Pet First Aid is the initial treatment given in a medical emergency. The purpose of pet first aid is NOT to replace proper veterinary care, but to preserve life and reduce pain and discomfort until proper care can be sought. The following are some tips for pet first aid until you can get your pet to a veterinary facility.
What You Can Do While Seeking Help?
Staying calm is the single most important thing to do if your pet is experiencing an emergency. Contact your Veterinary Hospital or Emergency Center, inform them of the situation and get first aid advice. Keep your pet warm, as quiet as possible, and keep movement to a minimum; especially if there is possible trauma, broken limbs, or any neurological symptoms. Pets in shock or in pain may panic and bite. Remember to drive safely.
Shock is a complex condition often following an acute injury or emergency. A life-threatening fall in blood pressure is a dangerous part of shock. Signs of shock include rapid breathing, elevated heart rate, and pale mucous membranes (gums, lips, or under the eyelids). The feet or ears may feel cold, and your pet may vomit or shiver. Most pets become quiet or unresponsive. Seek veterinary attention immediately.
Vomiting / Diarrhea
In the event your pet starts vomiting or has diarrhea, do not offer food for 24 hours. Ice cubes and small amounts of water are okay. After 24 hours, you may begin feeding 1/4 -1/2 of your pets normal diet. If vomiting and diarrhea persist, seek proper medical attention.
Burns and Scalds
Cool the burned area with cold water as quickly as possible. Cover the burned area with damp towels. If the injury is due to a caustic substance, rinse with cold water for fifteen (15) minutes and contact your veterinarian as soon as possible
Seizures can be due to many causes. These range from eclampsia (milk fever) to epilepsy. If due to eclampsia, remove the puppies from the mother immediately. During the seizure, move objects away from your pet. Do not put your hand near its mouth and speak calmly. All dogs that are seizing or have had a recent seizure should be kept in a dark, quiet, confined area until medical help can be sought. Contact your veterinarian as soon as possible.
Clean the wounds immediately with warm water. If bleeding is from a cut pad or paw, apply a dressing using a piece of bandage or clothing and tape it in place with masking tape. If the bleeding persists and is soaking through the bandage, don’t waste any more time, since this is a medical emergency. Most bleeding wounds will require medical or surgical treatment. If the wounds are treated within four (4) hours, they can often be sutured. Deep cuts treated after four hours have increased risk of infection and complications.
This most commonly occurs in hot weather when dogs are left in cars, or during heavy exercise. The body’s temperature rises dramatically. Clinical signs are excessive panting and obvious distress quickly followed by coma and death. Reduce the pet’s body temperature with ice packs against the underside of the neck and the inside of the upper thigh. Alcohol on the ears and feet can also help lower the body temperature. DO NOT DOUSE AN ANIMAL IN WATER during a heat stroke. This can decrease temperature too rapidly or can lock the heat inside the body. Seek medical attention immediately.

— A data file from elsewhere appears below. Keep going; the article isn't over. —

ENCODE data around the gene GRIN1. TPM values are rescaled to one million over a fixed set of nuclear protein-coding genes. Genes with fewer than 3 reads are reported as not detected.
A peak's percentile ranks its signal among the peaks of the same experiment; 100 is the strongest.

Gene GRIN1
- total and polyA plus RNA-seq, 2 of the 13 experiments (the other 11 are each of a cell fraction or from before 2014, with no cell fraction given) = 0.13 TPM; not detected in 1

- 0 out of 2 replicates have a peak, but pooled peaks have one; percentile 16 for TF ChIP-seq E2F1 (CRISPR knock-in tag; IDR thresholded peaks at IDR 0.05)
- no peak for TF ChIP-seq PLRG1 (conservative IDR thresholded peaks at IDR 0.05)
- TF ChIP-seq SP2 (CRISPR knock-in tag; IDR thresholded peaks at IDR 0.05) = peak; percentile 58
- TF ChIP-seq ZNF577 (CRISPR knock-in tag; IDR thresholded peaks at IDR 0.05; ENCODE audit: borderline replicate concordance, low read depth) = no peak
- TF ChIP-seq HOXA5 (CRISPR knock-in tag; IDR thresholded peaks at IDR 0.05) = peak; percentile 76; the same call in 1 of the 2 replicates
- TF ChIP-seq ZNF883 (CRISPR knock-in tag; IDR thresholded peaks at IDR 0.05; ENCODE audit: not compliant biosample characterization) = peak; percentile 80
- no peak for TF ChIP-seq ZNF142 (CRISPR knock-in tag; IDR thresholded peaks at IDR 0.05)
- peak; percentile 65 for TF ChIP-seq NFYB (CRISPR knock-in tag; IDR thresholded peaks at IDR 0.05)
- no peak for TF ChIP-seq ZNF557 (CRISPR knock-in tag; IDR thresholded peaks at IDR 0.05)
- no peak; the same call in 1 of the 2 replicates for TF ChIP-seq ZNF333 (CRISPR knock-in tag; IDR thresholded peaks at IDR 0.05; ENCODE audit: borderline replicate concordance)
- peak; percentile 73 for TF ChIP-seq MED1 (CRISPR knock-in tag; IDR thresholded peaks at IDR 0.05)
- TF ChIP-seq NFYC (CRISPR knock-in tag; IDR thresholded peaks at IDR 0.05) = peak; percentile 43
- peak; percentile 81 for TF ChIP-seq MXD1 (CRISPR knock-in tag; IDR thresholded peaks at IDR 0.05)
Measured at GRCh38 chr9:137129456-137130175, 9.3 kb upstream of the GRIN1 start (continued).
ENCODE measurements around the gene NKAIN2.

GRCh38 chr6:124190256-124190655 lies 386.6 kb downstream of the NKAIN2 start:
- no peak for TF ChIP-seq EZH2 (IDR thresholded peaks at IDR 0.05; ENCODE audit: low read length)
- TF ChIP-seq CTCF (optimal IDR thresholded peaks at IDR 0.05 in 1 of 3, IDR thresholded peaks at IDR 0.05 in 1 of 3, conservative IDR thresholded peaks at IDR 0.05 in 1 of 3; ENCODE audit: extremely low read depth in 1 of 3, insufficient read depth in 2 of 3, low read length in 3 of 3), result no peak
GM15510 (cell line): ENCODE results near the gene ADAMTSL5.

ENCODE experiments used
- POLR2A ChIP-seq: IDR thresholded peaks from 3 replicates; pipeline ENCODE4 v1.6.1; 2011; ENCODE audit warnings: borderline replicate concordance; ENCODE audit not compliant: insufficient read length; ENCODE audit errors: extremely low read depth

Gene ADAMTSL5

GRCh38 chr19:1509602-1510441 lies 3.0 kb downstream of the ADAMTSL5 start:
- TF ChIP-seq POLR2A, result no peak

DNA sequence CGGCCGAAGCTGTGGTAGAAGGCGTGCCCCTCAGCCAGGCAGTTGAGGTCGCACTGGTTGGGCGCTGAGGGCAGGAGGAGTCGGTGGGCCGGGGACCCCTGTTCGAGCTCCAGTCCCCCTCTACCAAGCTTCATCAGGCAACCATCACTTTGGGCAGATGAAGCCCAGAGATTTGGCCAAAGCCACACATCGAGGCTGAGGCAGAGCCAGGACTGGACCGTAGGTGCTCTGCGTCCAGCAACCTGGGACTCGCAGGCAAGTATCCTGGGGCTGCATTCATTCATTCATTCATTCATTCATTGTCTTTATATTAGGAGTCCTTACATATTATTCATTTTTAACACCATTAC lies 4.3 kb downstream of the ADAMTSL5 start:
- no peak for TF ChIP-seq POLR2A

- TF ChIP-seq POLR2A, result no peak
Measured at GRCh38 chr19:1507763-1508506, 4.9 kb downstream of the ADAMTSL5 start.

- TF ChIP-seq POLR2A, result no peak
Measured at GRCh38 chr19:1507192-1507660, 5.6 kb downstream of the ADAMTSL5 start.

Injuries to the eye are always very painful. If a foreign body (grass, gravel, stick, etc) can be seen, it may be possible to remove it by gently rinsing the eye with eye wash or contact lens saline solution. To prevent further injury, prevent your pet from pawing at the injured eye. Seek veterinary advice as soon as possible.
Keep your dog calm and still because the less it moves, the less venom travels throughout the body. Never cut the snake bite or try to suck out the venom. Do not place a tourniquet above the bite. The quicker you can get to the Veterinarian, the better the chances are for your pet’s survival. Anti-Venin is available for certain snakebites, but is not necessary for all cases. Knowing the species of the snake that bit your pet is important if identifiable. Your veterinarian can asses your pet and determine if Anti–Venin is needed. Snake bites are very painful, so handle your dog carefully to avoid causing more pain and possibly being bitten.
Anything that obstructs the airway prevents oxygen entering the lungs. Do your best to clear the mouth and throat of any obstruction such as vomit, saliva or foreign bodies such as grass, sticks or balls. Remember to be careful, as your pet may bite you in panic. You may attempt the Heimlich maneuver to dislodge the foreign body. Place your arms around your pets body with your hands in a fist just behind the ribs and above the lower tummy. Quickly and firmly thrust your two handed fist inwards and upwards. Repeat as often as necessary, contact your veterinarian as soon as possible.
If a product label is available, see if there are first aid instructions, such as whether or not to induce vomiting. You can usually induce vomiting with 5 ml (one teaspoon) of hydrogen peroxide orally. Keep a sample of the vomit for testing. We also recommend calling the Poison Information Hotline at (800) 222-1222. DO NOT INDUCE VOMITING IF YOUR PET HAS INGESTED A FOREIGN OBJECT (plastic wrapping, paper, etc.). If corrosive or toxic material is on the skin, rinse with cool water fifteen minutes. Bring a sample of the suspected poison with its container to the veterinary hospital.